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Grand arrival

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More than 70 years after the last train left Auckland's CBD, the new Britomart Transport Centre has brought rail and a renewed vitality back to the city centre

Grand arrival

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In recent years, the revitalisation of inner city areas has been a priority for town planners in cities throughout the world – and Auckland is no exception.

The recent opening of the new Britomart Transport Centre marks the first stage in a redevelopment project initiated by the Auckland City Council, which plans to transform the inner city.

Greg McKeown, chairman of the council's transport committee says the project incorporates three core elements: the development of a transport centre, including an underground railway station; the refurbishment of adjoining heritage buildings, most notably the former Chief Post Office; and the urban renewal of the entire downtown precinct.

"Britomart is more than just a railway station – it's a transport, heritage and urban renewal project all rolled into one."

Bringing trains back into the city centre after more than 70 years will provide Aucklanders with greater mobility and a much-needed link with bus and ferry services, McKeown says. It also marks the first stage of a billion-dollar investment in rail that will see other developments further along the line, in existing commuter communities.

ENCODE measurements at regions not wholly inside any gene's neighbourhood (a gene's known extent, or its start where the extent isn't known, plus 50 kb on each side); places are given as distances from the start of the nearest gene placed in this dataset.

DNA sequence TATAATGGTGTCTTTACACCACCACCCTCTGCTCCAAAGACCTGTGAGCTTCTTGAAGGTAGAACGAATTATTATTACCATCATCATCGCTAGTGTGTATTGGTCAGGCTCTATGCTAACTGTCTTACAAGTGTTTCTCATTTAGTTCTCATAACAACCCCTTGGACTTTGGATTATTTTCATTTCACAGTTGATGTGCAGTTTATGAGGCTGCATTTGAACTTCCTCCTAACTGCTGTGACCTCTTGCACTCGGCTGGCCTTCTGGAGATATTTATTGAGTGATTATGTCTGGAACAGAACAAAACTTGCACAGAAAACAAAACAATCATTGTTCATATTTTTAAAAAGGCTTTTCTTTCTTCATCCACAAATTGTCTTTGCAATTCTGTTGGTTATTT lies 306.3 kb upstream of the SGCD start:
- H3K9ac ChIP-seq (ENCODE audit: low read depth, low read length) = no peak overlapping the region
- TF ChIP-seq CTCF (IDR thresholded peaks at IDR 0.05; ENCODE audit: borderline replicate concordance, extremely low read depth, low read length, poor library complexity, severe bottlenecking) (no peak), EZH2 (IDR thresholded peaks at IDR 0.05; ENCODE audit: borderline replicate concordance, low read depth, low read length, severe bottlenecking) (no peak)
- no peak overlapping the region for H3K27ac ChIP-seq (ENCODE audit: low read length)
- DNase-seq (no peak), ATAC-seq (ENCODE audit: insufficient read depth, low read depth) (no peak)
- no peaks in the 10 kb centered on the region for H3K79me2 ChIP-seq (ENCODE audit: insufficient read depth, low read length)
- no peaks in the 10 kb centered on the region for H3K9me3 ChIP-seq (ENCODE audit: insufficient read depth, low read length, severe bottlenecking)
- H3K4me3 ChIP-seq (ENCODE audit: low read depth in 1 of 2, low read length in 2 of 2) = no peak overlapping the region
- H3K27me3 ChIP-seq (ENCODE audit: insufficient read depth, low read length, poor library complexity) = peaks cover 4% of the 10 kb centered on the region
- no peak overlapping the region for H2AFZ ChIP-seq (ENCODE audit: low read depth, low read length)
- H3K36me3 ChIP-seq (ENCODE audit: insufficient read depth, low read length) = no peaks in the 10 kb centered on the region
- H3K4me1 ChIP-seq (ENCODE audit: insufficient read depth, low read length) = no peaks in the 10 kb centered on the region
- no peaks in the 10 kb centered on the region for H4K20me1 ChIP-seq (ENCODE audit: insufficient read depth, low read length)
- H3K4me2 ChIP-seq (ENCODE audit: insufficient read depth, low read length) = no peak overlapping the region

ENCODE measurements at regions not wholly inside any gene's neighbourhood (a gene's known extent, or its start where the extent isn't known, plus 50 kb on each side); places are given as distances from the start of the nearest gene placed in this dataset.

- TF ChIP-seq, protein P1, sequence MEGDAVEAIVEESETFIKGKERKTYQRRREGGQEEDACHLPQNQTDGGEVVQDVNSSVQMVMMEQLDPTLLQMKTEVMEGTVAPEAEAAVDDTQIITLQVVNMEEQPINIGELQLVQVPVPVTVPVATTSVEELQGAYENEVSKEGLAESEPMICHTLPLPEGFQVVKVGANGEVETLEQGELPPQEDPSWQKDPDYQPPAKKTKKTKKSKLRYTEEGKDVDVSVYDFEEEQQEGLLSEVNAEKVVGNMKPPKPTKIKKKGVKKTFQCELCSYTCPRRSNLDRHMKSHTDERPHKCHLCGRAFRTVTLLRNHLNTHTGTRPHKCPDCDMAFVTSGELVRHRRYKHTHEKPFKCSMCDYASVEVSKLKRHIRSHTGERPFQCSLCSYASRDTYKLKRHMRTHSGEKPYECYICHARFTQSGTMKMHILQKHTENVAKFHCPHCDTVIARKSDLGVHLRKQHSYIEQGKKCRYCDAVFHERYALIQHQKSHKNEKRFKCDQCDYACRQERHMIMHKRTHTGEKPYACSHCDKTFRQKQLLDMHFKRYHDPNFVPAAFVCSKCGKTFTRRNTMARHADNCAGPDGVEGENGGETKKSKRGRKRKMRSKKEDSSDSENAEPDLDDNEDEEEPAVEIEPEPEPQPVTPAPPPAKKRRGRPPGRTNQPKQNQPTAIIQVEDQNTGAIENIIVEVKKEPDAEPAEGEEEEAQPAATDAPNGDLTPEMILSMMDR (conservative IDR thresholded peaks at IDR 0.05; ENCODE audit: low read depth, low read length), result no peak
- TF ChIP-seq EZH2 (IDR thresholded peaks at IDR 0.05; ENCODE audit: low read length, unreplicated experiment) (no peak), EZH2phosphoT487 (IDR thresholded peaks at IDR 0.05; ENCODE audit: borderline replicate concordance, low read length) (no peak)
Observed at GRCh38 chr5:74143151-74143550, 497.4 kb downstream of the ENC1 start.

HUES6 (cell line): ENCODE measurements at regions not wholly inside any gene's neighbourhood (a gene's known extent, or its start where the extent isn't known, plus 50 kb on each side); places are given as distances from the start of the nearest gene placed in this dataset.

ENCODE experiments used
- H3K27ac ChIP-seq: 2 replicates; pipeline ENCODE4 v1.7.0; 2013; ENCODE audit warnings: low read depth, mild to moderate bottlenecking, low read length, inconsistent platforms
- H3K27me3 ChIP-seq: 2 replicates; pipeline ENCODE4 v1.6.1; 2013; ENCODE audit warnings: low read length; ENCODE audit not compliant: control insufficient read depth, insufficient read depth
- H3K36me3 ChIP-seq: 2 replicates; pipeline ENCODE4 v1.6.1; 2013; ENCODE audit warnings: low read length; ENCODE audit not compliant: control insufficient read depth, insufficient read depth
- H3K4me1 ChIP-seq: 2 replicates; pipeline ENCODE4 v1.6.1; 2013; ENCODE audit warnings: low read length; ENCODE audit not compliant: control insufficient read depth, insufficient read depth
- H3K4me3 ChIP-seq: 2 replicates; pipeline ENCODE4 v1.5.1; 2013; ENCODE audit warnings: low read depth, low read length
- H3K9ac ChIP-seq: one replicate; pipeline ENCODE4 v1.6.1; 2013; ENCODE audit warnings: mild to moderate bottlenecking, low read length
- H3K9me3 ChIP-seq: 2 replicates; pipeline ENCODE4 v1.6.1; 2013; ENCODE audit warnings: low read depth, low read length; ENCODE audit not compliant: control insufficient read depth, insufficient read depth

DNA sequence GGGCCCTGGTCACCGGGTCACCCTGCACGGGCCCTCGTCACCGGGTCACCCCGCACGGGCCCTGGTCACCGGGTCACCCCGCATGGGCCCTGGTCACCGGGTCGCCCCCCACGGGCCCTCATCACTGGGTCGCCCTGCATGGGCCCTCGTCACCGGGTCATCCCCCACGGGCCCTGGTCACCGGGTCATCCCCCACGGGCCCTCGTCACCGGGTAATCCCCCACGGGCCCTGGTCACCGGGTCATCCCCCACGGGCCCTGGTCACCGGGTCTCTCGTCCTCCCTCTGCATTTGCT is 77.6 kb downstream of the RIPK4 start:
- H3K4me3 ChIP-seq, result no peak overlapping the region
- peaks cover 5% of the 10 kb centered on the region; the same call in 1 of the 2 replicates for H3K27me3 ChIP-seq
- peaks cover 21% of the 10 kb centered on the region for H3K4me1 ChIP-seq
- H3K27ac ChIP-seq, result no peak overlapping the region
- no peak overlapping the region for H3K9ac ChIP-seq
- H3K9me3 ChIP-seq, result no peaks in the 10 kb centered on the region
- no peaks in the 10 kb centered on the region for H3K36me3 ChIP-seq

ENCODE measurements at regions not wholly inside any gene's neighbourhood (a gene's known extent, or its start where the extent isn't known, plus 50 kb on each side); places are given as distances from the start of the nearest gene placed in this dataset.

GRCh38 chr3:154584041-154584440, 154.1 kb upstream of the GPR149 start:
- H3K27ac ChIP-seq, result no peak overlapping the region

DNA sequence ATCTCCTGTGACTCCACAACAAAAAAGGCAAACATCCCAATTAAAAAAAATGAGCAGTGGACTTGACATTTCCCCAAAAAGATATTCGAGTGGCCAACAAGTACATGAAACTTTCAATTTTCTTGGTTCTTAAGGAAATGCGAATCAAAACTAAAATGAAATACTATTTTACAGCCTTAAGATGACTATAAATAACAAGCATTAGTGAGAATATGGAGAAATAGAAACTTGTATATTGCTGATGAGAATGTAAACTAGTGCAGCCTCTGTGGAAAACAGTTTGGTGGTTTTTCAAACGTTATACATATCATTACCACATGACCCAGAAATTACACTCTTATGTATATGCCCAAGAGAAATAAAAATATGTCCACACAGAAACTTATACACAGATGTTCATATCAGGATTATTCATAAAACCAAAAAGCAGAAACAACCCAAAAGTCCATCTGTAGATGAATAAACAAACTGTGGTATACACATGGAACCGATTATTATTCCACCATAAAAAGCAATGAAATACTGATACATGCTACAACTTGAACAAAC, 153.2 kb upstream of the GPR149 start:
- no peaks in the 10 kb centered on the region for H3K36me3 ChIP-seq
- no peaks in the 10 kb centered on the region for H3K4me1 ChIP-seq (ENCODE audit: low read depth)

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McKeown says the project, which is largely funded by the Auckland City Council and financially supported by Infrastructure Auckland, Transfund New Zealand and the Auckland Regional Council, also develops a theme for the downtown precinct that will determine future development in the area.

"For example, the historic value of many of the old buildings has been recognised in the formulation of new plans for the four hectare site surrounding the station. Key buildings will be limited to eight storeys so they won't dominate the heritage buildings on Quay and Customs Streets."

McKeown says strong urban design elements include provision for mixed-use development.

"Bringing retail, commercial and residential developments together will create a vibrant urban village that won't just close down at the end of the working day."

McKeown says the addition of retail premises on a pedestrian street above the station will add a high street feeling to the development, providing another incentive for people to visit the inner city.

"In 1955, Aucklanders took a total of 100 million trips by public transport each year. Today that figure is 45 million. The council aims to reclaim that 100 million figure by 2015 and the Britomart Transport Centre is the first significant step towards achieving this."

First published date: 03 September 2003

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